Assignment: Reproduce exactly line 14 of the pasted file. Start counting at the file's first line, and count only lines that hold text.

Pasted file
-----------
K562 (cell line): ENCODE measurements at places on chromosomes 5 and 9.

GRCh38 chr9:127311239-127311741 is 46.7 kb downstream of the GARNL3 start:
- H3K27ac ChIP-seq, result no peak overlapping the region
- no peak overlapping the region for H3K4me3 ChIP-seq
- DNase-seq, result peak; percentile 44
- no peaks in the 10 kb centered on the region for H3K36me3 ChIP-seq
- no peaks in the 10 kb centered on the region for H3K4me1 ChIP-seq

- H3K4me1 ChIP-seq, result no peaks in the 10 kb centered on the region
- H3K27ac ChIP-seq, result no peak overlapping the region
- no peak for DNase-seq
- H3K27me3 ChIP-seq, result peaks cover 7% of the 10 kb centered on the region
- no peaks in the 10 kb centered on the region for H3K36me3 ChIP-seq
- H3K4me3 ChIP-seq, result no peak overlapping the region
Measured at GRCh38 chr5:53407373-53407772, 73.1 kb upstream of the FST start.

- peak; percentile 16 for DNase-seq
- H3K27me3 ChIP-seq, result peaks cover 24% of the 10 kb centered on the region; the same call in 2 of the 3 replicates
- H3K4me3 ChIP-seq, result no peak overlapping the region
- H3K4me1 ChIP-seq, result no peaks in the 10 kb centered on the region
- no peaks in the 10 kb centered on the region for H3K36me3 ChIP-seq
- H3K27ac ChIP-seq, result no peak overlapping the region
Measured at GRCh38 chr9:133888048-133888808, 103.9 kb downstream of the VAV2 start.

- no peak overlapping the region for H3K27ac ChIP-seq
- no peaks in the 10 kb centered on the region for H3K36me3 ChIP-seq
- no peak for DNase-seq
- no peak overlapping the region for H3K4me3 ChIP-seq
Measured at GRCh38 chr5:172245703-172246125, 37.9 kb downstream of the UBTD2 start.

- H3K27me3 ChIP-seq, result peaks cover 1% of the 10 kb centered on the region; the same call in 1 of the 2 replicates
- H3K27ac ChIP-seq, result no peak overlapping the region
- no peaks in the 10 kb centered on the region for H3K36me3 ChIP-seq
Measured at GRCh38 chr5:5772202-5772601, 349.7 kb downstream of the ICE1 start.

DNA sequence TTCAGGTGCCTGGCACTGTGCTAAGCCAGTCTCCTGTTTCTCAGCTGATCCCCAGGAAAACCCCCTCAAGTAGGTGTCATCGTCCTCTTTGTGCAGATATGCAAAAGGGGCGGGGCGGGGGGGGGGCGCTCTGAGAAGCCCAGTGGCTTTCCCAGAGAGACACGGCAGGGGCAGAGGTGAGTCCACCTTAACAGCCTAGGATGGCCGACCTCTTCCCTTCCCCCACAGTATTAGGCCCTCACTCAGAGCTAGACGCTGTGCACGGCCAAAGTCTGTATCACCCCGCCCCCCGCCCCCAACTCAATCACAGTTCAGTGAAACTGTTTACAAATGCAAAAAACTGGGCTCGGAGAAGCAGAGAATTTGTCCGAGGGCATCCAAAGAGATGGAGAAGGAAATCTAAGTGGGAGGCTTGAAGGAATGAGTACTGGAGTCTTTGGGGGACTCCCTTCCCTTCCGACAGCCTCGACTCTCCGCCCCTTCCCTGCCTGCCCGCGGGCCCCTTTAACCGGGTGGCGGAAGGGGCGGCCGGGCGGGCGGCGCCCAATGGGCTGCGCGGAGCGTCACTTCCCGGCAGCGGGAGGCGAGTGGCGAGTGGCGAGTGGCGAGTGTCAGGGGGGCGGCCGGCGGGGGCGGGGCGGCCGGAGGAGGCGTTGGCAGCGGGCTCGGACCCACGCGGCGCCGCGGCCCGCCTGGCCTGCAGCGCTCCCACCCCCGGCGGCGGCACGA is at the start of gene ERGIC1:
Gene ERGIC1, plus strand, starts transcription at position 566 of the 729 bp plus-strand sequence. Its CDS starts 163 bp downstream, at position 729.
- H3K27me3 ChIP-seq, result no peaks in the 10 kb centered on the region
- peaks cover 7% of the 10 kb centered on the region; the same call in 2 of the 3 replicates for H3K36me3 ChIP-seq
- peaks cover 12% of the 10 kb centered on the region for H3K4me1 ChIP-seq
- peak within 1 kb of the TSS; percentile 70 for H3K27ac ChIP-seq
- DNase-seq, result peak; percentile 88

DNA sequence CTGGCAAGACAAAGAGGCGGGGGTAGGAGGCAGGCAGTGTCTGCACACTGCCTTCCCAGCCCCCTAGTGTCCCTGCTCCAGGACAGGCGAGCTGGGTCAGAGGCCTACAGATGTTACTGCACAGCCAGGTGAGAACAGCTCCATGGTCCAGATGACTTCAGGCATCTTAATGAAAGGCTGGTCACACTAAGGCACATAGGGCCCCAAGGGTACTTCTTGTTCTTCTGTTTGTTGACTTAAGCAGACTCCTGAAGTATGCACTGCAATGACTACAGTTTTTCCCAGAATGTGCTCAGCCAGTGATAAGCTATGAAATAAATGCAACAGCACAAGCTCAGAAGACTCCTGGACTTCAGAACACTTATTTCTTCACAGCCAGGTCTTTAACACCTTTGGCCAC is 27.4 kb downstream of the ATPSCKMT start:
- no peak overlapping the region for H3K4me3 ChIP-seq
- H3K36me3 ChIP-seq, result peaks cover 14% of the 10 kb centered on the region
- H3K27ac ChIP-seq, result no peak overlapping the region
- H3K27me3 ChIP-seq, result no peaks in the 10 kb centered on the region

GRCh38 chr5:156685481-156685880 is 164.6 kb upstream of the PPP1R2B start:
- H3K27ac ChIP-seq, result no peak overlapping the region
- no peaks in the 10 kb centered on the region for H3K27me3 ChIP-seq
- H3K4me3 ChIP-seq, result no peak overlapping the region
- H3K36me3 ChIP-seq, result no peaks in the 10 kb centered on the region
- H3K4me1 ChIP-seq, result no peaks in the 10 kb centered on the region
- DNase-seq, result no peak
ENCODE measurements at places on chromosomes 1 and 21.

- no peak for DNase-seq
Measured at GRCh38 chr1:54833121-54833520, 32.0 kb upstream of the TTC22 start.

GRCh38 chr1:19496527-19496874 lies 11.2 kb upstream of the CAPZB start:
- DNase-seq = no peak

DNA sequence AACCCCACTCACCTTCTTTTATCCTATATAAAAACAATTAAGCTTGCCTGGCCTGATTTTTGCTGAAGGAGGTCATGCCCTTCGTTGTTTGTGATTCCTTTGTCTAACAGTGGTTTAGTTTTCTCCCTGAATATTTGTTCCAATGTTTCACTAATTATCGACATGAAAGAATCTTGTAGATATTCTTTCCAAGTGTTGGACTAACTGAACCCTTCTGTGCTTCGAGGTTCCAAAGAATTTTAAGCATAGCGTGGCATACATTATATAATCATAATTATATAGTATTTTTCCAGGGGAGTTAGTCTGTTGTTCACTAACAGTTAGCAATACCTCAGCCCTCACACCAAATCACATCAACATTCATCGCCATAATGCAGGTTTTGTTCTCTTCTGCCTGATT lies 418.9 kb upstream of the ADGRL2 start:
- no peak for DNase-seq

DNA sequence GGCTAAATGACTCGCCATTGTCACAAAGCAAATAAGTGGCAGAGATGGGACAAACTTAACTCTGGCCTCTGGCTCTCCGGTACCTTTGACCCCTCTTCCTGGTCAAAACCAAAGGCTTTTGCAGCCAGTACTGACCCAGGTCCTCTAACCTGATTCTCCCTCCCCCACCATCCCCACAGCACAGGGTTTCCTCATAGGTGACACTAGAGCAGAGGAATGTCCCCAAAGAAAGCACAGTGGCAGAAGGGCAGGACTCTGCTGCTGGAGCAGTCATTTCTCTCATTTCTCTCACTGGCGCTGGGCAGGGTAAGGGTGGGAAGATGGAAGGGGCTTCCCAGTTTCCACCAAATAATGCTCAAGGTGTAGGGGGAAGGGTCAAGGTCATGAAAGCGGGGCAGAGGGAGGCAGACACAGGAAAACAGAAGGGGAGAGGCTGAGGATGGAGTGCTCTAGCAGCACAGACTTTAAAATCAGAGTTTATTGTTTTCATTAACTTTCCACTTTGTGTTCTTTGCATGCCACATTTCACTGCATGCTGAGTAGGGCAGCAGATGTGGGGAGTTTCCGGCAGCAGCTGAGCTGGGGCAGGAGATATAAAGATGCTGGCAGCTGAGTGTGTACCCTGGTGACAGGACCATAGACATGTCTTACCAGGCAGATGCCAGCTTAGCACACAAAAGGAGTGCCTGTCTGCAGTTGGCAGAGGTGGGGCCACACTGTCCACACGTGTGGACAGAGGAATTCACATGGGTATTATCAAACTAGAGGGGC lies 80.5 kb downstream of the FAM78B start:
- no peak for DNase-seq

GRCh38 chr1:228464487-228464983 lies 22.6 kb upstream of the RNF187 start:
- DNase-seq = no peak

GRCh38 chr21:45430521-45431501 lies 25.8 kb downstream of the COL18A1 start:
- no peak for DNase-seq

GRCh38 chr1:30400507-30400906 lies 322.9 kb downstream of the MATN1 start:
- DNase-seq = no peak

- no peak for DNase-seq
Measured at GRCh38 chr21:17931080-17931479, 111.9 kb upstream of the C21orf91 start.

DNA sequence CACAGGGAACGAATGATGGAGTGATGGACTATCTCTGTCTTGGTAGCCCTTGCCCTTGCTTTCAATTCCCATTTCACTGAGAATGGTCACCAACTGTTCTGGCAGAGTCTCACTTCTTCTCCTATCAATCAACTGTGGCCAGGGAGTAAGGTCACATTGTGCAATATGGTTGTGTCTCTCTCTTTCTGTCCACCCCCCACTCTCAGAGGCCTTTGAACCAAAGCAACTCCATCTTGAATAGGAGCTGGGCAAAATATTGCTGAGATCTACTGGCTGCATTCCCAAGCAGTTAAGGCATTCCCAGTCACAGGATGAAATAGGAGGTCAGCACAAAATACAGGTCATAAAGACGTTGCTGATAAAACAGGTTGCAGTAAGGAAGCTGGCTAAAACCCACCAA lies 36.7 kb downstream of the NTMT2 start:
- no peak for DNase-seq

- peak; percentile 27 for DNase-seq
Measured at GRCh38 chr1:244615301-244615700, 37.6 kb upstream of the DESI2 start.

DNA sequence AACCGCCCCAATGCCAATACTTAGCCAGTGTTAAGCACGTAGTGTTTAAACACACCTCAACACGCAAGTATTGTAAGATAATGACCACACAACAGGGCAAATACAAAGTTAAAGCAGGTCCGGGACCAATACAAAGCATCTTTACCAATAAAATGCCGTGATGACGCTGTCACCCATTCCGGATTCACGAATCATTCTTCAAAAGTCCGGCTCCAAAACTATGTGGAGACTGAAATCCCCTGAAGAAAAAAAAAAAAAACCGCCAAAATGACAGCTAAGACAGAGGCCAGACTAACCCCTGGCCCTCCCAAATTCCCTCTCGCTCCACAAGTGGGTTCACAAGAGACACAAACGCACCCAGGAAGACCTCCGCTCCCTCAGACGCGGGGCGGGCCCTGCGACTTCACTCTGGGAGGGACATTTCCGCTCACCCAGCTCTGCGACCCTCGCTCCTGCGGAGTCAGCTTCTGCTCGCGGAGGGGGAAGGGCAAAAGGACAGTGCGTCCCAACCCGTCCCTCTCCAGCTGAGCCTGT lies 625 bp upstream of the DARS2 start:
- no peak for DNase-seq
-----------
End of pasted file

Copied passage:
Measured at GRCh38 chr5:53407373-53407772, 73.1 kb upstream of the FST start.